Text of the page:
The goal of this course was to carry out a small interdisciplinary research project. I learned about solving scientific problems using computer graphics and visualization, working in small multi-disciplinary groups to identifying scientific problems, proposing solutions involving computational modeling and visualization, designing and implementing the solutions, and evaluating their success. I also learned how to write grant proposals.

In this course, I learned about how the human visual system works and how we perceive motion. Topics included physiology, motion after-effect, temporal and spatial integration, optic flow, and second order motion.

In this course, I examined the statistical principle of experimental design and analysis. Topics included elementary probability, estimation and inference, analysis of variance, regression, and single-factor and higher order experiments.

In this course, I learned a number of different topics in scientific computing which included polynomial approximation, numerical integration, finite differences, and both linear and iterative linear equation solvers. The course stressed parallel computing approaches to these topics.

This course was broken up into two halves. The first half dealt with topics such as probability spaces and distributions and discrete and continuous random variables. The second half dealt with topics such as methods for parameter estimation, confidence intervals, and hypothesis testing.

This course represents a continuation of AM-165. I was exposed to topics which included likelihood-ratio tests, statistical computing, matrix approaches to single and multiple linear regression, analysis of variance, design of experiments, and logistic regression.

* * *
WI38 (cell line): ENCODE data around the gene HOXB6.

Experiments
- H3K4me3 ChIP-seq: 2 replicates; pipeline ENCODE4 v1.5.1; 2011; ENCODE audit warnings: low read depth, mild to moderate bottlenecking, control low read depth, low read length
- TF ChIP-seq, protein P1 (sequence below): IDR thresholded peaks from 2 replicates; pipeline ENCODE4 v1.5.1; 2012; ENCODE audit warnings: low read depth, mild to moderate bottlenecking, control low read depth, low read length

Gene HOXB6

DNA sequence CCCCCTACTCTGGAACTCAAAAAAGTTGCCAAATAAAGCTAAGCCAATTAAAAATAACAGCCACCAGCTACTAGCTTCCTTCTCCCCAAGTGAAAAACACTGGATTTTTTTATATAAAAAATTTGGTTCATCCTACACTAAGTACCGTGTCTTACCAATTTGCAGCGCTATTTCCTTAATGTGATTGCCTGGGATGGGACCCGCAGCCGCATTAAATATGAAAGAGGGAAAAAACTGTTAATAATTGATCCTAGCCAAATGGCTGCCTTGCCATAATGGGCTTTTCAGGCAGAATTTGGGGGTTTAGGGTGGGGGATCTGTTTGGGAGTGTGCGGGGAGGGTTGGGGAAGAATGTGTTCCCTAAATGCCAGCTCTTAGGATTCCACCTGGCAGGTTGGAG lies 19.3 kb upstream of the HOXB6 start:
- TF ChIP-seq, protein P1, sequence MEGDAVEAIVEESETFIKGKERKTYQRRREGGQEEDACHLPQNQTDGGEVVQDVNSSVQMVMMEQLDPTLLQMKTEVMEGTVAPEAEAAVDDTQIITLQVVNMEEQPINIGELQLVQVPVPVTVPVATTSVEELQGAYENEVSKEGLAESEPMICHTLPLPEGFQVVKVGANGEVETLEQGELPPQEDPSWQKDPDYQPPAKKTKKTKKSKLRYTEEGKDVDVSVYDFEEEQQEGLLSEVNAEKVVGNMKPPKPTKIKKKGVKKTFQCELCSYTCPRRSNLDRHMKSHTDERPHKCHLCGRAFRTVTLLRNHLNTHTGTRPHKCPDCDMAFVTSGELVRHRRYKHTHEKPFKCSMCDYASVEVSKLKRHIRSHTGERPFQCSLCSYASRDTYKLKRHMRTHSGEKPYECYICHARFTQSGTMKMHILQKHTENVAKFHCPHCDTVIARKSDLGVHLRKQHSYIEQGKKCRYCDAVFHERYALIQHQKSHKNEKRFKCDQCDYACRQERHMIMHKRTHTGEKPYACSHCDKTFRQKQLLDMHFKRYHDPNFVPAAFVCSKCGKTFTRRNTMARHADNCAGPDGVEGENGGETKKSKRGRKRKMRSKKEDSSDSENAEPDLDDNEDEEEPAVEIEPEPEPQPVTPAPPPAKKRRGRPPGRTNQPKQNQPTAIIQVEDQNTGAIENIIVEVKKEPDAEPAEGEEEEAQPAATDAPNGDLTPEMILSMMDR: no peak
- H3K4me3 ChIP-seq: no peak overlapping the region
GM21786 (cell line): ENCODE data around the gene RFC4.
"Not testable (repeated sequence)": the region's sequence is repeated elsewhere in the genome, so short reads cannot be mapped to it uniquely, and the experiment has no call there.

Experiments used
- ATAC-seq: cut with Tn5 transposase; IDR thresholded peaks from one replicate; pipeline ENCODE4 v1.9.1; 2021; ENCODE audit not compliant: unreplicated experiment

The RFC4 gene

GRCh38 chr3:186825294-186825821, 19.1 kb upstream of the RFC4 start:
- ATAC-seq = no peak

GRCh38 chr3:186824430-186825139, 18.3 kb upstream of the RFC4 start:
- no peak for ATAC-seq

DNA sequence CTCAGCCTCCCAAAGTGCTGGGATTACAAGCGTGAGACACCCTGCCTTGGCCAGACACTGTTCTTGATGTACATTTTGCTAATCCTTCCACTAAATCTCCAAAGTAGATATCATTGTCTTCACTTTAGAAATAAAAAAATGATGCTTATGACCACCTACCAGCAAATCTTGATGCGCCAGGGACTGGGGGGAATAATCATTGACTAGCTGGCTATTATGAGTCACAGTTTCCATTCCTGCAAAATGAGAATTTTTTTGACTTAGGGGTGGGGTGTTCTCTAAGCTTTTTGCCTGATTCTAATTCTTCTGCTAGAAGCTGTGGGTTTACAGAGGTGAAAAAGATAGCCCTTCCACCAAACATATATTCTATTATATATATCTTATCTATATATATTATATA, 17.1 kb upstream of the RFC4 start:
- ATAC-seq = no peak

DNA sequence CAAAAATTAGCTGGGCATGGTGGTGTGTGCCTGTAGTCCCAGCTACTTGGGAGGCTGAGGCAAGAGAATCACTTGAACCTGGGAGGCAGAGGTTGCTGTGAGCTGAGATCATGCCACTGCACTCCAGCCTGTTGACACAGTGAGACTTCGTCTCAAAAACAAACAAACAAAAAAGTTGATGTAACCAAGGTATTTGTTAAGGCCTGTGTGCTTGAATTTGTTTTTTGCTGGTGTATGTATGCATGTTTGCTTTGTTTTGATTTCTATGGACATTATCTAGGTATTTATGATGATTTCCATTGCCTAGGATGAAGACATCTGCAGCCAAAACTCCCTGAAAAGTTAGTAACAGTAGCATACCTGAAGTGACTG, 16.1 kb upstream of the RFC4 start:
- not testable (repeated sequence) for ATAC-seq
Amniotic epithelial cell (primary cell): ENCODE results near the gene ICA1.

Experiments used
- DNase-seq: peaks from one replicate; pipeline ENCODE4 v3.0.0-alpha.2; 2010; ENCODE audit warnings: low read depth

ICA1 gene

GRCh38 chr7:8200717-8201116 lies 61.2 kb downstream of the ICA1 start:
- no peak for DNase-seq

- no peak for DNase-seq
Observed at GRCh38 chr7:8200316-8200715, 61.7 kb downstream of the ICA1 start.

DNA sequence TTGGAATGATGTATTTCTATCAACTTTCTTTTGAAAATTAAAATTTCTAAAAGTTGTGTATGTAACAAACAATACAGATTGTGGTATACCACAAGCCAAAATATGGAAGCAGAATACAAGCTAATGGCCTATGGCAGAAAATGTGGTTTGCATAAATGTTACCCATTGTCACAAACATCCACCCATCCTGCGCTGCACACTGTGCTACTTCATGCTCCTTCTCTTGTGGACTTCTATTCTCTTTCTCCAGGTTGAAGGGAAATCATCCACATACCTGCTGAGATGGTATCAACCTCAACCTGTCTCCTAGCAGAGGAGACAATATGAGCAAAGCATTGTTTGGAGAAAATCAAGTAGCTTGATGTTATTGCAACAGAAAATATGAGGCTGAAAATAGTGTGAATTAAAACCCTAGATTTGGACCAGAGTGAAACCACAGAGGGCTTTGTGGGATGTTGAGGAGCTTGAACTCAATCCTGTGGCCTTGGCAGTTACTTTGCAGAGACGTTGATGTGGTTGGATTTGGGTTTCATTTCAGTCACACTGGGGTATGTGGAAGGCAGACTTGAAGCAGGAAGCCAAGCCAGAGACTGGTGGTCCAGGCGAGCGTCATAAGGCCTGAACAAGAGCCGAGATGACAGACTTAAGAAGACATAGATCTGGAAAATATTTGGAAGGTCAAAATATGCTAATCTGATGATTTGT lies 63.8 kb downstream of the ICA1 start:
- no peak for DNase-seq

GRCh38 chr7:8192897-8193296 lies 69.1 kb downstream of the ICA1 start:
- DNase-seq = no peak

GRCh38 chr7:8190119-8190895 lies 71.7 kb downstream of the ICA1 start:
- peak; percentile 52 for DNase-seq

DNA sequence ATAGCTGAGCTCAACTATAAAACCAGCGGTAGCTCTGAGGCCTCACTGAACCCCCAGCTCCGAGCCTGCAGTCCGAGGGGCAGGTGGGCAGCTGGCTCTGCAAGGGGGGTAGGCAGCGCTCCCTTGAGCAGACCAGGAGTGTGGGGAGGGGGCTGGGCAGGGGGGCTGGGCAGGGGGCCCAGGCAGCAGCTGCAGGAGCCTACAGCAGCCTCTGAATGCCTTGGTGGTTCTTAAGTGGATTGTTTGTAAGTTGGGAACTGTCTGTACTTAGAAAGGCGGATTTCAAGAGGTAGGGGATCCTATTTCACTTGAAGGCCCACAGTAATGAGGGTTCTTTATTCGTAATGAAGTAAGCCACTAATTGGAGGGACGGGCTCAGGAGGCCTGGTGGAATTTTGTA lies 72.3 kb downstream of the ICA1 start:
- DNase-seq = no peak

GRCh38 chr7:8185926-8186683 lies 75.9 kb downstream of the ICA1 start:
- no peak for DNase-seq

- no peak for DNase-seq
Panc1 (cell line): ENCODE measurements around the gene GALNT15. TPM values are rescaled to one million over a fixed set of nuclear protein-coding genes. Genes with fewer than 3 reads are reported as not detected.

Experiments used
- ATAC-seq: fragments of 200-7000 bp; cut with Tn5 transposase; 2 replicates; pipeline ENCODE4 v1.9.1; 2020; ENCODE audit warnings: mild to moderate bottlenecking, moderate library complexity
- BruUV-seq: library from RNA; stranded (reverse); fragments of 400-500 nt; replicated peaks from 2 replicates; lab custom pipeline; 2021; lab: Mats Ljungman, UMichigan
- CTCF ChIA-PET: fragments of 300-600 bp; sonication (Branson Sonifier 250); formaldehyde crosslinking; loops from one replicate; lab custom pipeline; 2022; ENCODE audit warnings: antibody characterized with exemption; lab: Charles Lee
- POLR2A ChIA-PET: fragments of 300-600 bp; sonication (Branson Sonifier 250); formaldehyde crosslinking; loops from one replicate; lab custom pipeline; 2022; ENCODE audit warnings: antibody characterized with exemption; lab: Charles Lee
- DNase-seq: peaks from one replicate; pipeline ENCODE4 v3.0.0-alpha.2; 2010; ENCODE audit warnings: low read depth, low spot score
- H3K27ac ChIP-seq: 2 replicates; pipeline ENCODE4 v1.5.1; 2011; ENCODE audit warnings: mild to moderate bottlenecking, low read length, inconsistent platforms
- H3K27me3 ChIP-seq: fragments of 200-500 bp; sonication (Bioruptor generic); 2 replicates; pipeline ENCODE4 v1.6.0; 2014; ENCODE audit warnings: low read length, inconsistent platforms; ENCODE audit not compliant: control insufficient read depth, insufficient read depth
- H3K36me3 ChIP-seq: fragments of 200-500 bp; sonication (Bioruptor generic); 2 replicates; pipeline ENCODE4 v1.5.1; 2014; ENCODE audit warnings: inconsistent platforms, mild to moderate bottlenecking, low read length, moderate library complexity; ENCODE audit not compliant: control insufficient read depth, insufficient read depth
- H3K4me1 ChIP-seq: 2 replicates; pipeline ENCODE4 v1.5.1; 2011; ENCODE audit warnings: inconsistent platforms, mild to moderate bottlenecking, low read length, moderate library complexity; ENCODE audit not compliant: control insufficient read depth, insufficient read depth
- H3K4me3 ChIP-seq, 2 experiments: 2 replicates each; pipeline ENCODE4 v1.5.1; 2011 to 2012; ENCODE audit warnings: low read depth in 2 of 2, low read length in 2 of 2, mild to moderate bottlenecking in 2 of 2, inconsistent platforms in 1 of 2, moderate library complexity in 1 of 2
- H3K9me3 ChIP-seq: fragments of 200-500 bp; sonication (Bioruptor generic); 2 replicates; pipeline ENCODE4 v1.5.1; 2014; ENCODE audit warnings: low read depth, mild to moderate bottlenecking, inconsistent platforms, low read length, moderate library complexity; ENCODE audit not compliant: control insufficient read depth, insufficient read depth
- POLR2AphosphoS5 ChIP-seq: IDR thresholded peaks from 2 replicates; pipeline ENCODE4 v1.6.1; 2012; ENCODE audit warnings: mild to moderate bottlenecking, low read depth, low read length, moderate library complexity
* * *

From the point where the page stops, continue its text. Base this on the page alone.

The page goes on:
In this course, I studied the many facets of computational fluid dynamics. Topics I was exposed to included basic discritization methods (finite differences and finite elements), time-stepping algorithms, solvers for parabolic and hyperbolic partial differential equations, vorticity-based formulations, and Navier-Stokes problems.

Click here to see some visualizations I made.

In this course, I studied a number of different mathematical methods used in engineering and physics including vector calculus, tensors, linear and matrix algrebra, complex variables, and Fourier series.

This course was a continuation of AM-205. I studied, Fourier and Laplace transforms, ordinary and partial differential equations, and variational calculus.

In this course, I studied the theoretical foundations of the calculus using measure theory.

In this course, I studied how orthogonal polynomials can be used to numerically solve a variety of hyperbolic differential equations.

In this course, I studied a number of statistical techniques used when no underlying assumptions are made about the data. Specifically, I examined rank-based and robust statistics as well as the Bootstrap method.